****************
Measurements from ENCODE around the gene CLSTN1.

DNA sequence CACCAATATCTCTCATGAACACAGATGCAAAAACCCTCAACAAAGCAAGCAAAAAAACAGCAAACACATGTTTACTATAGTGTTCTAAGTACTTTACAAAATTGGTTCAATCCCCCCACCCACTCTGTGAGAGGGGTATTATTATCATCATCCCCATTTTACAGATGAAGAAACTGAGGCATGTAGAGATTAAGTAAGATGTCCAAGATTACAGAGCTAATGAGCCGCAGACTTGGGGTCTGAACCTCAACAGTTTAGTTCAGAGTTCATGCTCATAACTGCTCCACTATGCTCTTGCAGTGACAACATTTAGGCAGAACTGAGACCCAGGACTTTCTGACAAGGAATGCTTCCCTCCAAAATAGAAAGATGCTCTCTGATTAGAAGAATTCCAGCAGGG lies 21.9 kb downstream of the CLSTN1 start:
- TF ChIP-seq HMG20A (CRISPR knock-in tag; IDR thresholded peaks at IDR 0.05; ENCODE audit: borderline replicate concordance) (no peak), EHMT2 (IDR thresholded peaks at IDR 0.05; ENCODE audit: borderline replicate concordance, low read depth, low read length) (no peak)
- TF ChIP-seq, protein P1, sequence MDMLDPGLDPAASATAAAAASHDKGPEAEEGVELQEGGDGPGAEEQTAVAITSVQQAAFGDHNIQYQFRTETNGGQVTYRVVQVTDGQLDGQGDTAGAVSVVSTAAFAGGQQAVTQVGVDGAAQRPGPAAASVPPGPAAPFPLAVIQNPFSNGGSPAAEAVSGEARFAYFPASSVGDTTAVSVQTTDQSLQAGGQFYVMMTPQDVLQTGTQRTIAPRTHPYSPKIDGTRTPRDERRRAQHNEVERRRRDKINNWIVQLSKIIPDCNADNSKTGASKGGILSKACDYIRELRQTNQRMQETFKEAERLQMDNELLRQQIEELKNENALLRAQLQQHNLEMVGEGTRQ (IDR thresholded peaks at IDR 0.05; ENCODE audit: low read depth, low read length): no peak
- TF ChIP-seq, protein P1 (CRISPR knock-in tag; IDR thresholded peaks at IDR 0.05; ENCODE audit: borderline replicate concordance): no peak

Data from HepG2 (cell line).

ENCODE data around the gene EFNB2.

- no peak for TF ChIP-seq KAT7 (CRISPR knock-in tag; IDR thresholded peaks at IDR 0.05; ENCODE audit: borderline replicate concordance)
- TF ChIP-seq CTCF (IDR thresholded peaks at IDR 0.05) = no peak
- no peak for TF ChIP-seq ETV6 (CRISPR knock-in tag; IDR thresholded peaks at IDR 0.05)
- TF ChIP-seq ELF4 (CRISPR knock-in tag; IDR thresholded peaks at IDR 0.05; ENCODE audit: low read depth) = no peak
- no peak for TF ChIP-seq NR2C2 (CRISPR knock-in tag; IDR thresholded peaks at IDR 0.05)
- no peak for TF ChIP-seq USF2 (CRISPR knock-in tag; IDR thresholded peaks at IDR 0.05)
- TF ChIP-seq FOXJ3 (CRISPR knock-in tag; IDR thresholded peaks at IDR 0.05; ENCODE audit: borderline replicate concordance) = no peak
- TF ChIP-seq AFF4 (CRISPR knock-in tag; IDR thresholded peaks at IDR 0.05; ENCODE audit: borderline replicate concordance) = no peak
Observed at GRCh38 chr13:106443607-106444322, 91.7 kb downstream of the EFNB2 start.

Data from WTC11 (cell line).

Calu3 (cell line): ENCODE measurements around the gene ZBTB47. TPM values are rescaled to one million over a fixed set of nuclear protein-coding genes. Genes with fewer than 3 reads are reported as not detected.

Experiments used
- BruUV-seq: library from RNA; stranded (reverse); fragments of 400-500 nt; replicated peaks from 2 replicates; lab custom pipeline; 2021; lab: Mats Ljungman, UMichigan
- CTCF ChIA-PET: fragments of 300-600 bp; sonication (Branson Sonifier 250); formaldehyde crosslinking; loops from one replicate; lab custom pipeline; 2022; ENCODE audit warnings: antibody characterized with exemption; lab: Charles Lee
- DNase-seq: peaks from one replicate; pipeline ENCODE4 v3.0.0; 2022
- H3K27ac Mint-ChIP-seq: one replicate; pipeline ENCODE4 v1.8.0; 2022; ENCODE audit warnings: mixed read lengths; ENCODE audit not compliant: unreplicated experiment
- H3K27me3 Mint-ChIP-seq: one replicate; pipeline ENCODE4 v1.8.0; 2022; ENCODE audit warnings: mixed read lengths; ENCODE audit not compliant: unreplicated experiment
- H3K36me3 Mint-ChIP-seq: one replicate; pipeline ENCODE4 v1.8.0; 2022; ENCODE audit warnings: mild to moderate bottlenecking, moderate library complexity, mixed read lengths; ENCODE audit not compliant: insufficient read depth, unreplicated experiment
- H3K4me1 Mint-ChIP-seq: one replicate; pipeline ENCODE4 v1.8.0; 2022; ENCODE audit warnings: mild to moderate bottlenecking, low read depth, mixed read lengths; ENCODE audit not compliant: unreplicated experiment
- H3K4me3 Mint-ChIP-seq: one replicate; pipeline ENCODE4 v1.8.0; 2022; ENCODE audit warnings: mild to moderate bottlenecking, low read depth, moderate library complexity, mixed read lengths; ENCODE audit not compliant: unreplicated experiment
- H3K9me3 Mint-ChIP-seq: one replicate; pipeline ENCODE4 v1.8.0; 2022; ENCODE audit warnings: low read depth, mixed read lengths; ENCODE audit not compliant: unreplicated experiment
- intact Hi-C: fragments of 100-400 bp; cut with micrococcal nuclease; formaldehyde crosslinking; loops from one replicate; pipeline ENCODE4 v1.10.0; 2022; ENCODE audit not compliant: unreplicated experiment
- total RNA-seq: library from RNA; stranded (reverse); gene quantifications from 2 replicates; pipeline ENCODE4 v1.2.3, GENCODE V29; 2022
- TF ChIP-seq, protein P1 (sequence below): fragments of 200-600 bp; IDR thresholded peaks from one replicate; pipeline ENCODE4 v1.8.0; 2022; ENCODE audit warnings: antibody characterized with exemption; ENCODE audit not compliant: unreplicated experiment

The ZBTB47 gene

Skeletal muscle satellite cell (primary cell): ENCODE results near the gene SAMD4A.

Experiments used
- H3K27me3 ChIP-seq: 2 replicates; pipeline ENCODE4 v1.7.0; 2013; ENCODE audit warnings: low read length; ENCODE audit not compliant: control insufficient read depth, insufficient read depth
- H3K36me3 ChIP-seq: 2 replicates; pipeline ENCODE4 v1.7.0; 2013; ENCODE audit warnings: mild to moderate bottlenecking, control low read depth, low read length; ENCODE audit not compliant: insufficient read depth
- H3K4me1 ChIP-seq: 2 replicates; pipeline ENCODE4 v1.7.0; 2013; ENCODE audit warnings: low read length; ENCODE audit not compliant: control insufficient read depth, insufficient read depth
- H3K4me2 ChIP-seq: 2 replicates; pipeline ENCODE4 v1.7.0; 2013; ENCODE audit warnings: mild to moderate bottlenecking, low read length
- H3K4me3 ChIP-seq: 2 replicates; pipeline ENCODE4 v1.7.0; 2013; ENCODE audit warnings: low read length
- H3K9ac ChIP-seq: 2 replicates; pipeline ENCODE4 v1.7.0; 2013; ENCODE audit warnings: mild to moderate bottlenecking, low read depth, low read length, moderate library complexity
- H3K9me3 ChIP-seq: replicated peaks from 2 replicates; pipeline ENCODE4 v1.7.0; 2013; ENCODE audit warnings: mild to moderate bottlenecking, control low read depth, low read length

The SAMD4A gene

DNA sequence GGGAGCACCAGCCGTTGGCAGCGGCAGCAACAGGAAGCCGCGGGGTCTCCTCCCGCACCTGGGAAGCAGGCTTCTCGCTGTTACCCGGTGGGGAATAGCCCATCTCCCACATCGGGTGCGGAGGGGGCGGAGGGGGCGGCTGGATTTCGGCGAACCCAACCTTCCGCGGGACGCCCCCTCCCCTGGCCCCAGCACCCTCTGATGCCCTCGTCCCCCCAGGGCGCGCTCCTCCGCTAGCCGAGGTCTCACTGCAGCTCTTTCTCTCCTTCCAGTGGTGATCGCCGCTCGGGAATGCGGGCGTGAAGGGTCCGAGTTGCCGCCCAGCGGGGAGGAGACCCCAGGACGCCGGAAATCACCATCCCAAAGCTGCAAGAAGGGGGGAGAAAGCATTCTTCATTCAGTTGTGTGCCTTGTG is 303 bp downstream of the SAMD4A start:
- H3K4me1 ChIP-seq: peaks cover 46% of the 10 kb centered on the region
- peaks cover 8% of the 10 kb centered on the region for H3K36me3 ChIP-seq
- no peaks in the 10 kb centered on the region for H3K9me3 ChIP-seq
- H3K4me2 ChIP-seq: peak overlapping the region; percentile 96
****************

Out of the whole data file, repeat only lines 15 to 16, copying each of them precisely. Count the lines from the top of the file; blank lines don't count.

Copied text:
- TF ChIP-seq AFF4 (CRISPR knock-in tag; IDR thresholded peaks at IDR 0.05; ENCODE audit: borderline replicate concordance) = no peak
Observed at GRCh38 chr13:106443607-106444322, 91.7 kb downstream of the EFNB2 start.